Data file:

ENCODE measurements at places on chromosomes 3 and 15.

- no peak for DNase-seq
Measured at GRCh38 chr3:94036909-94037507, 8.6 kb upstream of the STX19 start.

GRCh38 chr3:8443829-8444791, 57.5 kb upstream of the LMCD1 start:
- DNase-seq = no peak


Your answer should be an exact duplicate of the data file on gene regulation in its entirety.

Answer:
ENCODE measurements at places on chromosomes 3 and 15.

- no peak for DNase-seq
Measured at GRCh38 chr3:94036909-94037507, 8.6 kb upstream of the STX19 start.

GRCh38 chr3:8443829-8444791, 57.5 kb upstream of the LMCD1 start:
- DNase-seq = no peak